You may also find that your garage door is “jerky” when opening and closing. Though this could simply require garage door lubrication or the lubrication of some moving garage door parts, it could also demonstrate that one torsion spring (in a pair) is broken, and that the still-functioning spring is struggling to carry the load by itself.

What to do if you have a faulty or broken torsion spring

First of all, we need to grace you with a safety warning. If you suspect that a torsion spring on your door has broken, DO NOT disconnect the door by pulling the red emergency release handle while the door is in an open position. If you disconnect the door while it is aloft, you risk the several-hundred-pound door crashing to the ground due to the lack of the support of the torsion springs. This is dangerous for you and your surroundings, and can also seriously damage your garage door system that may result in unnecessary garage door repair.

If you wish to leave the garage door aloft, then it is strongly advisable to block the door’s tracks (on either side) so that the door cannot move either way. You should then unplug the garage door opener unit, ensuring that the door is definitely secure.

If you wish to close the garage door so that your garage is safe while you wait for the local garage door company, you may require several strong people to help you out. Make sure that the door’s tracks are unobstructed, and then try to close the door normally with the motor unit. If this does not work, you will have to have many strong people hold the door manually while you disconnect it with the red emergency release handle. Have the group of people carefully lower the door into the closed position. Bear in mind that you will require a group of people strong enough to carry a dead weight of several hundred pounds.

In terms of garage door repair and actually repairing the door, this is thought to be a job best left to the professionals. Although DIY garage door spring repair is possible, there are a lot of steps that must be accurately followed, and there are a lot of potential dangers involved. Garage door torsion springs hold high amounts of tension within them, and mishandling the springs has to potential for them to release this tension suddenly, causing you a great deal of injury.

As mentioned earlier, some garage door systems come with a set of torsion springs, while others come with single spring. If one spring (in a pair) breaks, it is probably best to replace both of your springs at the same time. Though it may be tempting to save money, if one spring breaks in a pair, then the other is likely to break within the following 6 months anyway. You will save time and money by having the garage door repair company replace both springs there and then.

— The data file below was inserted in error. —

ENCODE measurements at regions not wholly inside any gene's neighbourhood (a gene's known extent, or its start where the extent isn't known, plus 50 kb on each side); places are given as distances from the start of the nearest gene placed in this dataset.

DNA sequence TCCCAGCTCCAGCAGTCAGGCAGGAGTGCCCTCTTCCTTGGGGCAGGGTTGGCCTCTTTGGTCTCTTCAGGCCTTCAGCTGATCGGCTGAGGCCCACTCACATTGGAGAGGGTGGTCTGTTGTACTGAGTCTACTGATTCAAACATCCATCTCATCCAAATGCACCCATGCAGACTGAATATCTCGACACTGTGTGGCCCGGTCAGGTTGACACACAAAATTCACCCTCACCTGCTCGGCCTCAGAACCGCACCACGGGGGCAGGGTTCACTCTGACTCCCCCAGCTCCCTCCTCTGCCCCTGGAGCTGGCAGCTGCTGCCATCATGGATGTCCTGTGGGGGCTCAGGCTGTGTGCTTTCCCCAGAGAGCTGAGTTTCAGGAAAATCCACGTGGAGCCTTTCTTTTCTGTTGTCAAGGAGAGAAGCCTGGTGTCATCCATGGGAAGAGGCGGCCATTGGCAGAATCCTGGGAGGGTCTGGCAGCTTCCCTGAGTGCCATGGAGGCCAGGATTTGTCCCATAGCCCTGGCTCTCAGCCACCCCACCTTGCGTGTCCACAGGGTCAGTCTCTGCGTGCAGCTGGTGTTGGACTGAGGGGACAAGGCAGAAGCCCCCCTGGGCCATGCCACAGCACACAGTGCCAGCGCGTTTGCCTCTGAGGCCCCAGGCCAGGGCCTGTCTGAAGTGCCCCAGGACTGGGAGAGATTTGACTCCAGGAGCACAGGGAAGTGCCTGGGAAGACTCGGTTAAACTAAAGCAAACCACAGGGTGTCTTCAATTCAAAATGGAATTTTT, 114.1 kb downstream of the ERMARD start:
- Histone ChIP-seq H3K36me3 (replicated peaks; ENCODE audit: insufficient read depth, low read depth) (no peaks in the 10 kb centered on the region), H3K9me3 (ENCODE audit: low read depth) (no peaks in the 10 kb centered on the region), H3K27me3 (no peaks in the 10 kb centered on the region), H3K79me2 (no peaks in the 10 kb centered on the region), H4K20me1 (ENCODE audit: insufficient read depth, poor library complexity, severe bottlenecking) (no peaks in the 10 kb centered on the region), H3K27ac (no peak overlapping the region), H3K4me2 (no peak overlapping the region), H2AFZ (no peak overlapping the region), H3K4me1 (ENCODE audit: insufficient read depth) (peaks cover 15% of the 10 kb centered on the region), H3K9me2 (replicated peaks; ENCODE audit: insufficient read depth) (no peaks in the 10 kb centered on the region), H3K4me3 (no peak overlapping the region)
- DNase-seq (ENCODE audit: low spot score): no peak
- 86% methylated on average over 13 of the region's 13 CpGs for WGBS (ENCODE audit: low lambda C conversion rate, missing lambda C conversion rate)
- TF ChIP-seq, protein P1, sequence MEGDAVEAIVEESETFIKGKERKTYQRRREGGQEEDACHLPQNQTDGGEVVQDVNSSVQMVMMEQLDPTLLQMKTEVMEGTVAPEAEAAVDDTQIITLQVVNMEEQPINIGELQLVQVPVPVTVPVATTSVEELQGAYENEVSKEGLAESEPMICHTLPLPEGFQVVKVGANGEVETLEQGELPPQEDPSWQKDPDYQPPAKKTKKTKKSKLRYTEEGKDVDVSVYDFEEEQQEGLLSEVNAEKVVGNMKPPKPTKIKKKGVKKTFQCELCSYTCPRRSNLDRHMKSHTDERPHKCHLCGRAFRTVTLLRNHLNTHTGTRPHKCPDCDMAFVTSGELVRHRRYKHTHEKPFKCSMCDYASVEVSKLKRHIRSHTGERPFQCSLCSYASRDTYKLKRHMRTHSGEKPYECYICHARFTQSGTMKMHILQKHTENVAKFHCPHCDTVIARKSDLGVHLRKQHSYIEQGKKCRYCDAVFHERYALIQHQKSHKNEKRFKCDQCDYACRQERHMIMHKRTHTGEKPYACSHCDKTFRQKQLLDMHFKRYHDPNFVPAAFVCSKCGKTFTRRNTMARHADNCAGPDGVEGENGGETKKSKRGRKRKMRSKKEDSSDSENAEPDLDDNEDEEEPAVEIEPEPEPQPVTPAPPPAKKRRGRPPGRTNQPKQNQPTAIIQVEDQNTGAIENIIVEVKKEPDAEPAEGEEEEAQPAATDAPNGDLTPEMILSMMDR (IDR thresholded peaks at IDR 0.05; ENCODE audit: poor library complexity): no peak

The advantage to having more than one spring is that when a single spring in a single torsion system break, the other spring still holds some of the door’s weight and preventing the heavy door from crashing down. Another advantage to having more than one spring is that pair of springs generating counter force on the other side of the spring anchor bracket, this counter force keeps the system balanced. Conversely, single spring torsion system suffers from lack of counter force and the single spring will pull the shaft sideways, damaging the system and the bearings.

How do I open a door that has a broken torsion spring?

It’s understandable that you may need to open your garage door while waiting for a garage door repair company, as you are likely to need access to your vehicle. This is not going to be an easy task, which is why we recommend that you seek services of a garage door company that provides same day garage door repair. Here we tell you how to open both single and double torsion spring doors when the springs themselves give out.

Garage door with one single torsion spring

A single torsion spring system (that is broken) is bad news, as it requires much more effort to open your door. The full weight of a garage door can range from 150 to 300 pounds, so you will require a group of strong people (at least 2 or 3) to help you with this. Disconnect the door from its motor by pulling the trolley’s red cord, and use the group’s strength to lift the door open. When the door is aloft, use heavy duty vise-grips or a c-clamp on the garage door’s tracks (below the bottom rollers). This will hold the door in place in the “up” position.

Garage door with a pair of torsion springs

The good news is this – a single (still working) spring is usually enough to still lift a garage door while you wait for the garage door repair company to show up. The single spring is essentially lifting half of the weight, however, so it may struggle. If this occurs, 1 or 2 strong people should assist the door manually, disconnecting the door from the motor and moving the door aloft themselves. The still-functioning torsion spring acts as a counterbalance, and will “remove” much of the door’s weight from this lifting process.

If your torsion springs break, it is important to fix them as quickly as possible. Same-day professional garage door repair is always the best option, as these problems can be dangerous to manually override for extended periods of time.

One comment

  1. You gave really good safety tips about what to do to make sure that you don’t get hurt if the garage door springs break. My garage door has been jerky when I open and close it and think that the springs might be close to breaking. I’ll have to call a garage door repair company out to look at my door and see if it is the springs or not.